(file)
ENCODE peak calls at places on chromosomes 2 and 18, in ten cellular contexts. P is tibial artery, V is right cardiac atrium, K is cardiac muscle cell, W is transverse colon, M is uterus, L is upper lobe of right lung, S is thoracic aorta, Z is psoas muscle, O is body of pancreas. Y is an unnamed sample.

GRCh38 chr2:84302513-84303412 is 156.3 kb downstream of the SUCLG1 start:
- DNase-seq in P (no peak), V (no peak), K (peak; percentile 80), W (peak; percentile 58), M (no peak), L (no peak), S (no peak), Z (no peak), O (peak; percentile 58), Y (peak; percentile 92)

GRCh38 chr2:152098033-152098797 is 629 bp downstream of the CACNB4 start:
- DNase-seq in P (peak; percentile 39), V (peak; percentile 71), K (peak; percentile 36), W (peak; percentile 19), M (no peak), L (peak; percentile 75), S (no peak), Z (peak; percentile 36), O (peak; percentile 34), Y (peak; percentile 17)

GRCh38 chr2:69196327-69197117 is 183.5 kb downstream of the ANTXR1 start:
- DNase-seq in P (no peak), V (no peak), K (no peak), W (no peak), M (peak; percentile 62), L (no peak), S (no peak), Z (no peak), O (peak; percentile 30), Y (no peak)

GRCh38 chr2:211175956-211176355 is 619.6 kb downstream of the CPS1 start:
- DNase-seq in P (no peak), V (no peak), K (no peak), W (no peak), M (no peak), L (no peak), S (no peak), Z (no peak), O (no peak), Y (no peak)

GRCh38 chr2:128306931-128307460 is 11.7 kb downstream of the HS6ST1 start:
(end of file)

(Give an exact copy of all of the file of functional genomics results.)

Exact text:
ENCODE peak calls at places on chromosomes 2 and 18, in ten cellular contexts. P is tibial artery, V is right cardiac atrium, K is cardiac muscle cell, W is transverse colon, M is uterus, L is upper lobe of right lung, S is thoracic aorta, Z is psoas muscle, O is body of pancreas. Y is an unnamed sample.

GRCh38 chr2:84302513-84303412 is 156.3 kb downstream of the SUCLG1 start:
- DNase-seq in P (no peak), V (no peak), K (peak; percentile 80), W (peak; percentile 58), M (no peak), L (no peak), S (no peak), Z (no peak), O (peak; percentile 58), Y (peak; percentile 92)

GRCh38 chr2:152098033-152098797 is 629 bp downstream of the CACNB4 start:
- DNase-seq in P (peak; percentile 39), V (peak; percentile 71), K (peak; percentile 36), W (peak; percentile 19), M (no peak), L (peak; percentile 75), S (no peak), Z (peak; percentile 36), O (peak; percentile 34), Y (peak; percentile 17)

GRCh38 chr2:69196327-69197117 is 183.5 kb downstream of the ANTXR1 start:
- DNase-seq in P (no peak), V (no peak), K (no peak), W (no peak), M (peak; percentile 62), L (no peak), S (no peak), Z (no peak), O (peak; percentile 30), Y (no peak)

GRCh38 chr2:211175956-211176355 is 619.6 kb downstream of the CPS1 start:
- DNase-seq in P (no peak), V (no peak), K (no peak), W (no peak), M (no peak), L (no peak), S (no peak), Z (no peak), O (no peak), Y (no peak)

GRCh38 chr2:128306931-128307460 is 11.7 kb downstream of the HS6ST1 start: